Studies find no evidence of harm from mercury in dental fillings

Two long-awaited, U.S.-government-funded studies, one of which was conducted in Portugal, found no evidence that dental fillings containing mercury can cause IQ-lowering brain damage or other neurological problems in children.

Children with such fillings were no more likely than other youngsters to suffer such problems, the researchers found.

Some experts found the findings powerfully reassuring. But the studies are unlikely to end the fierce debate over the long-term effects of what are known as amalgam fillings, and some advocates bitterly accused the researchers of conducting unethical experiments on children.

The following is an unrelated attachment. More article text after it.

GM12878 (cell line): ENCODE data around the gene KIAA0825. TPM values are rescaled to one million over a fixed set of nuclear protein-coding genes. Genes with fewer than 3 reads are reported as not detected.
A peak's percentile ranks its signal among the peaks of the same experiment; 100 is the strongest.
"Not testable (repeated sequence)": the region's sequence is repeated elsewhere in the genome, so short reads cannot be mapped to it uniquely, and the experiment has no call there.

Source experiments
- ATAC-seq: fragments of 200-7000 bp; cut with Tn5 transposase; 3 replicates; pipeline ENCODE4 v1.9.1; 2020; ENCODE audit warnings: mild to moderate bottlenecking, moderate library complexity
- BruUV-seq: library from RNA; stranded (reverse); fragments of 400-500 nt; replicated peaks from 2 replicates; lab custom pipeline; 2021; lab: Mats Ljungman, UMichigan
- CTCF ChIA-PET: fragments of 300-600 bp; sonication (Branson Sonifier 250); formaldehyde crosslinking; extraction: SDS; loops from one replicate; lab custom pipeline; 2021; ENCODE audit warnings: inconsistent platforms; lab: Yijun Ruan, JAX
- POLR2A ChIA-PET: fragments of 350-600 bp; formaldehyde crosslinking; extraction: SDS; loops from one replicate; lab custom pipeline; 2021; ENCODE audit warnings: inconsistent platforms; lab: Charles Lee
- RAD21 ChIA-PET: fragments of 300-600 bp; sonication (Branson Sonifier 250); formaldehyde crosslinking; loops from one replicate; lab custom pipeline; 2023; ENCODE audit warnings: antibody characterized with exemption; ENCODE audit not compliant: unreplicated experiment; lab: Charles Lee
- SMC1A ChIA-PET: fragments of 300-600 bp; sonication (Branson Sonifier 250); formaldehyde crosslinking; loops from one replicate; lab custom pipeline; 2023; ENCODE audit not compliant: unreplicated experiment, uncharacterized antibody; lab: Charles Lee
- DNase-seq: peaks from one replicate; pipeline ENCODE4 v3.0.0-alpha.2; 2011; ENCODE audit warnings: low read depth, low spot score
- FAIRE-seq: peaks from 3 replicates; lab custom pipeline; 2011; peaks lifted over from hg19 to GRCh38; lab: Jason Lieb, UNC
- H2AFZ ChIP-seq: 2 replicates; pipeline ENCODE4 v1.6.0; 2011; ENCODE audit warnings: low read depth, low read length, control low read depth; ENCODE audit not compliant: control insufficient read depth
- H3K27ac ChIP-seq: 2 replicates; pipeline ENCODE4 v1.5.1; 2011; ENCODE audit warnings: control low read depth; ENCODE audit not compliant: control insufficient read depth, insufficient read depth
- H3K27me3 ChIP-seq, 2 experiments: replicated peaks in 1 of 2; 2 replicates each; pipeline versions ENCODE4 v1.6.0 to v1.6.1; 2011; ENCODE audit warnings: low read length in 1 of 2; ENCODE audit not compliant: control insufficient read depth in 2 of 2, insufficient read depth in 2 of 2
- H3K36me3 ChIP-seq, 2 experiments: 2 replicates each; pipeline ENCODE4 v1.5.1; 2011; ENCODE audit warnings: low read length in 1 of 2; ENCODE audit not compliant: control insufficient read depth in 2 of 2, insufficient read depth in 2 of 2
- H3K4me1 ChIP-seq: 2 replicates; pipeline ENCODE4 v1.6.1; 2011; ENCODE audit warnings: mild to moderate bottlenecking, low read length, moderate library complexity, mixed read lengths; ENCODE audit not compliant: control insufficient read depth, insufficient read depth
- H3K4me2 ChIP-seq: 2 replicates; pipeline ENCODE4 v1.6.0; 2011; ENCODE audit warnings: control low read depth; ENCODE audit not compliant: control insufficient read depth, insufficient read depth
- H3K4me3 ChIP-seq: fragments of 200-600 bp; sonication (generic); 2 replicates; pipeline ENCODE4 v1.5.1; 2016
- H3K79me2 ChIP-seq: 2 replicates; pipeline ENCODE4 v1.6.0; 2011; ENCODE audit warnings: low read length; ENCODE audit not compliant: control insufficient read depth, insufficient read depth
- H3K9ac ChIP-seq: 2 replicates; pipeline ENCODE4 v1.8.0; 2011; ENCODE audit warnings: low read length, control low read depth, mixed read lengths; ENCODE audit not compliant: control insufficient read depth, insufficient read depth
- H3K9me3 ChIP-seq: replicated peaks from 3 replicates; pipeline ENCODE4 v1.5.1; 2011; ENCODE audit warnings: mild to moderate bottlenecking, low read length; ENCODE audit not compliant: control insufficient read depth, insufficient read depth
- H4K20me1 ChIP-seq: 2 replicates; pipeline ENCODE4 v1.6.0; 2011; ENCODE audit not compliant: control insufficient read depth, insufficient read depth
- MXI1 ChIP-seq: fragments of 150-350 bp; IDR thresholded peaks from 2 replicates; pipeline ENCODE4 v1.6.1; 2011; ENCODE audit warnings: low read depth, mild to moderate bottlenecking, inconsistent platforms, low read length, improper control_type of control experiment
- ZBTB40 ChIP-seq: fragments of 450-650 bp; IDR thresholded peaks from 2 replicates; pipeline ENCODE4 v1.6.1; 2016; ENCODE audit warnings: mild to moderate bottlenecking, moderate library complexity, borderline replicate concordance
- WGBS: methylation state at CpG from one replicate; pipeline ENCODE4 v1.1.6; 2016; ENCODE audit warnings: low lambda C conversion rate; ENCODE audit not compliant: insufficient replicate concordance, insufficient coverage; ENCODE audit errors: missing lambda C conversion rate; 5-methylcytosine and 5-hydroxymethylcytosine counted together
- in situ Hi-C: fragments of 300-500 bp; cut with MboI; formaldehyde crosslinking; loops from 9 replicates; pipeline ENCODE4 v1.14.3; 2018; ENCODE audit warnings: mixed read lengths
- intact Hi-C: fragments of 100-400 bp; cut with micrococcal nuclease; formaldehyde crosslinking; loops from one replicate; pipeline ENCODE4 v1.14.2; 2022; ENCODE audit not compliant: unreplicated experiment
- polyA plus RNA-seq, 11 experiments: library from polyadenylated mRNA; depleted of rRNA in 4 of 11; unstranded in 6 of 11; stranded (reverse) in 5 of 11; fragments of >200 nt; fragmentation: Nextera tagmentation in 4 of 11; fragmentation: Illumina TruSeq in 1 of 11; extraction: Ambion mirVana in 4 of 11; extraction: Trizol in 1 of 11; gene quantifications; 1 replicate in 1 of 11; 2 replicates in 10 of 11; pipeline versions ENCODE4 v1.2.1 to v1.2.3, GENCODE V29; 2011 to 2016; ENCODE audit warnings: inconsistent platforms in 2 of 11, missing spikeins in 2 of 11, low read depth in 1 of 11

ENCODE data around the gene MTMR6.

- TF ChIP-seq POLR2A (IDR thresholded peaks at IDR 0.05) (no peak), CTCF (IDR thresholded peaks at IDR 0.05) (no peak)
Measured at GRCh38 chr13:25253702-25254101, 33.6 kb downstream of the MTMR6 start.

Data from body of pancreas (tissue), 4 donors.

Amalgam fillings, also called silver fillings, are made of mercury and other metals and have been used by dentists for more than a century. But their use has dropped in recent years as more and more doctors switch to resin composite fillings, which are considered more appealing because they are white.

Some advocacy groups and dentists have long contended that the mercury in fillings can leach into the body and cause harmful neurological effects, including autism.

The latest studies were published in Wednesday's Journal of the American Medical Association.

"We didn't see any indications of harm to these kids," said Dr. Timothy DeRouen, a University of Washington professor of biostatistics and dental public health sciences, who led a study of 507 children, ages 8 to 10, in Portugal to determine if mercury fillings had any neurological effects. "And we tested them repeatedly over seven years", reports AP.

O.Ch.